I will miss Peter immensely.
Over the nearly 20 years we knew each other, we managed to stay in touch via IM where we’d constantly tease each other by calling the other person by versions of their middle name – his being “Wolfie” and mine “Tony” — since neither one suited us at all. I was lucky enough to have spent a fair amount of time with him in person both on his home turf in Sweden, and mine in NYC. Although it was type design that initially brought us together, we quickly realized we shared very similar taste nearly everything from music, film and food to what made us laugh. I was always secretly jealous of how good he was at everything he loved – from design and music to his incredible cooking. I regret never telling him that.
I have so many great memories of both virtual and in-person conversations, but our final one will always stick with me. Peter, Lotta and Lotta’s daughter, Hanna, were visiting New York in 2012 and my wife, Michelle, and I were happy to play host. We spent most of the time grilling, sightseeing and enjoying the amazing September weather as a group of five, but one afternoon Peter and I broke off to get lunch at a sushi place on St. Mark’s. We’d bonded early over our mutual love of Japanese food, so it seemed fitting. The two of us spent a couple of hours eating and drinking (too much) Sapporo, reflecting on how our lives had changed since we first met when we were both in our 20s, realizing that we knew each other longer than we knew our own wives. We discussed the ups and downs of aging and how, even in our 40s, we occasionally felt both young and old, depending on the situation. I remember Peter gushing about how happy he was to have Lotta in his life, and his love for their children, and me doing the same about my wife, Michelle. We talked at length about marriage and family, both attempting to give advice along the way. For two guys that spent a lot of time cracking jokes with each other, it all felt very grown-up. And I distinctly remember feeling so lucky to be sharing an afternoon like that with a friend that I rarely got to speak to, much less see in person. It’s nearly impossible for me to not well up every time I realize that I will never be able to sit across from Peter and have a follow up to that afternoon’s conversation.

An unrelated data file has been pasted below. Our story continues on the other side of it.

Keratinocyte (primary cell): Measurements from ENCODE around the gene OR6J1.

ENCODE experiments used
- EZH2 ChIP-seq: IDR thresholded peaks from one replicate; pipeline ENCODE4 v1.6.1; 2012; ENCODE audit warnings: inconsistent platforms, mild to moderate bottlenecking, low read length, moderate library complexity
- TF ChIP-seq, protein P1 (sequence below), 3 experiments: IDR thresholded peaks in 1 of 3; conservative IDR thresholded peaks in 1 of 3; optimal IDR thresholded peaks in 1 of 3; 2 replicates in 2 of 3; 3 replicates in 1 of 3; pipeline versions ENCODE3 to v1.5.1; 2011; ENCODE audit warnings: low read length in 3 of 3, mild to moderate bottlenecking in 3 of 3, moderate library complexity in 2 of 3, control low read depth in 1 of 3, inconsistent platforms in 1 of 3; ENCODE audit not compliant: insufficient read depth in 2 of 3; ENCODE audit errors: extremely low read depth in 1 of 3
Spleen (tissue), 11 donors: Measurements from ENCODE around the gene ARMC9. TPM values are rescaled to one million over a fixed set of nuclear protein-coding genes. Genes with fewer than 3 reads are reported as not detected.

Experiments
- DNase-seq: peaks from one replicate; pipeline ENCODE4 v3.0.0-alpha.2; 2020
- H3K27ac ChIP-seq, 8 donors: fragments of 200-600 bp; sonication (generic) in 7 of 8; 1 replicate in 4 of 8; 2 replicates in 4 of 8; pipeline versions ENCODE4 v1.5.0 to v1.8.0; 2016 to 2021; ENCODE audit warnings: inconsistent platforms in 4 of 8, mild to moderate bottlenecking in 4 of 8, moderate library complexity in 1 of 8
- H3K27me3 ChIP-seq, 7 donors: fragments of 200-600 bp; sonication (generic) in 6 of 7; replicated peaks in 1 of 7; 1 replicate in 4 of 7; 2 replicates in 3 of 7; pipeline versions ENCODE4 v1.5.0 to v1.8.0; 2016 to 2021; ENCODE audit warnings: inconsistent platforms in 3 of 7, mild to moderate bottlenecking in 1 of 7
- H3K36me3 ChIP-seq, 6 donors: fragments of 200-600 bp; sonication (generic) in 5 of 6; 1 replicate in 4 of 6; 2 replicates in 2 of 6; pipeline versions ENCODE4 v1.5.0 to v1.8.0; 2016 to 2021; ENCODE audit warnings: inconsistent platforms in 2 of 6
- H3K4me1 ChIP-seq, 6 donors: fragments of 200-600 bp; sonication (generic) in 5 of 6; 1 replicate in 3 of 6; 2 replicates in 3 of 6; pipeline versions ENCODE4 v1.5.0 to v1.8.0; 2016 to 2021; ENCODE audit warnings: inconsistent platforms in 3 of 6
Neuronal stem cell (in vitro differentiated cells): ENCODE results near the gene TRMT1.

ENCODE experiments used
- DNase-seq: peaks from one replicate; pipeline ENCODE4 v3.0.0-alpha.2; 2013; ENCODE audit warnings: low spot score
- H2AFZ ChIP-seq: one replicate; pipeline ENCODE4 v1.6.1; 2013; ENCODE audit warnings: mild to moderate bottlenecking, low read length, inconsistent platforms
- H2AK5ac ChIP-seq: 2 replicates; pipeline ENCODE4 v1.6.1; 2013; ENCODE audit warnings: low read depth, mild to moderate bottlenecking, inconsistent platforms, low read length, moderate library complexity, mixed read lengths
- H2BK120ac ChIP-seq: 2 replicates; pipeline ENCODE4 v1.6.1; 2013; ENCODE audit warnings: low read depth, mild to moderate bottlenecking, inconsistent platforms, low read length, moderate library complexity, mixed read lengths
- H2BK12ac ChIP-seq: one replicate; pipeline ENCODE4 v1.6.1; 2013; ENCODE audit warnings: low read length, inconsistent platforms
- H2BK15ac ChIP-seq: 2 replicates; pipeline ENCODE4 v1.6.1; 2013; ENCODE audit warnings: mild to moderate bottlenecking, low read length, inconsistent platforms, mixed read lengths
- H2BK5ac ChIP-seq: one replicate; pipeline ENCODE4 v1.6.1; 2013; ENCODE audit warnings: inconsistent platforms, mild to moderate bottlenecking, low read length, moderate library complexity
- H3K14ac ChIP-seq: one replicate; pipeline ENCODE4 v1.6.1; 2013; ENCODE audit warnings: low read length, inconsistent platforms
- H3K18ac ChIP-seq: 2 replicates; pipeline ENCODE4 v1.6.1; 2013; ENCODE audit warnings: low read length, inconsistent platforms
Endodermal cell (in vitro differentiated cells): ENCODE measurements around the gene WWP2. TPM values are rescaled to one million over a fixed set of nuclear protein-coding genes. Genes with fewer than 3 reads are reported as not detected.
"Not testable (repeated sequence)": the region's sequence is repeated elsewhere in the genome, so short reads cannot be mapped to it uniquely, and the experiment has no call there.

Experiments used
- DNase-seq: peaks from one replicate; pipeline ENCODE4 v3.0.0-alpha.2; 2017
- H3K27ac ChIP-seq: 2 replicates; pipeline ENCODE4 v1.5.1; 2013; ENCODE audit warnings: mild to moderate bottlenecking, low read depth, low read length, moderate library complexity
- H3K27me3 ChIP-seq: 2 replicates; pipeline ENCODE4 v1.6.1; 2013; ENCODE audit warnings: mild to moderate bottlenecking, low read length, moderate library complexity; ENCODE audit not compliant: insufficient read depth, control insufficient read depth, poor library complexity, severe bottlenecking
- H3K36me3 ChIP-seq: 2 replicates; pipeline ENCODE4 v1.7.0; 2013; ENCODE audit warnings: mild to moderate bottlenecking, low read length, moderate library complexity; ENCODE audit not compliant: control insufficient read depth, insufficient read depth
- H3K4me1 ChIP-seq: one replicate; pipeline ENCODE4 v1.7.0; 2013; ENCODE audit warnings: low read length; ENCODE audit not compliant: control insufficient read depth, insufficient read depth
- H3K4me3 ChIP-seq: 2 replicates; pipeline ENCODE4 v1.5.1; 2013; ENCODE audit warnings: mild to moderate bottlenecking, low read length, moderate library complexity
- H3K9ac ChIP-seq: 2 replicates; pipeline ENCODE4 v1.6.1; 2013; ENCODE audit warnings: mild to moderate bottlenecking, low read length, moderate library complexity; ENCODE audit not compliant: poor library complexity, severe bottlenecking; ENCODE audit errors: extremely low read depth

My heart goes out to Lotta and the rest of the Bruhn family.
fountaintype.com is offline :-(
Does this mean we can’t buy his work anymore?
Looks like the domain just expired. Hopefully it will get renewed. I do not wish to see the Fountain catalog lost to history.
It was just an untimely domain expiration. Fountain is back up.
It saddens me to hear the Peter has passed away. I first met him at Forum art school in Malmö, Sweden at where I was a teacher in computer graphics. This was in the early nighties and you can imagine how hard it was for most students to embrace this new technology. This did not apply to Peter at all. We spent hours and hours with Photoshop, Premiere and Illustrator. He was “all in” and bombarded me with questions.
Even though I cannot take credit for the great work he has done over the years, I take pride to have been the one to introduce Fontographer in Peters life.
He could call me late in the evening; long after all the other students had gone home, asking me a lot of questions:
“Hey Michael… I am still at school and working with Fontographer. You know that function/feature you showed me, how did you do that? Under which menu can I find… How do I…” and on and on.
I was happy to contribute to such a dedicated student and soon the master became the apprentice.
Together with his friends he performed at my wedding, setting the standard for weddings among all my friends. None has been able to match that magical night in which Peters band played a big role. Sadly we lost contact over the years but my memories of Peter will always be strong.
My thoughts and condolences go to Peter’s family.
Last I heard from a post in facebook that Fountain will continue to run as usual. Though I did send an email few weeks ago but no reply yet… Hopefully everything will sorted out soon.
I am curious if there are any updates on the status of Fountain Type. I tried sending an email a month ago and again yesterday but no reply. :|
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Typographica is a review of typefaces and type books, with occasional commentary on fonts and typographic design. Edited by Stephen Coles with Caren Litherland and designed by Chris Hamamoto. Founded in 2002 by Joshua Lurie-Terrell. Relaunched in 2009 by Coles and Hamamoto.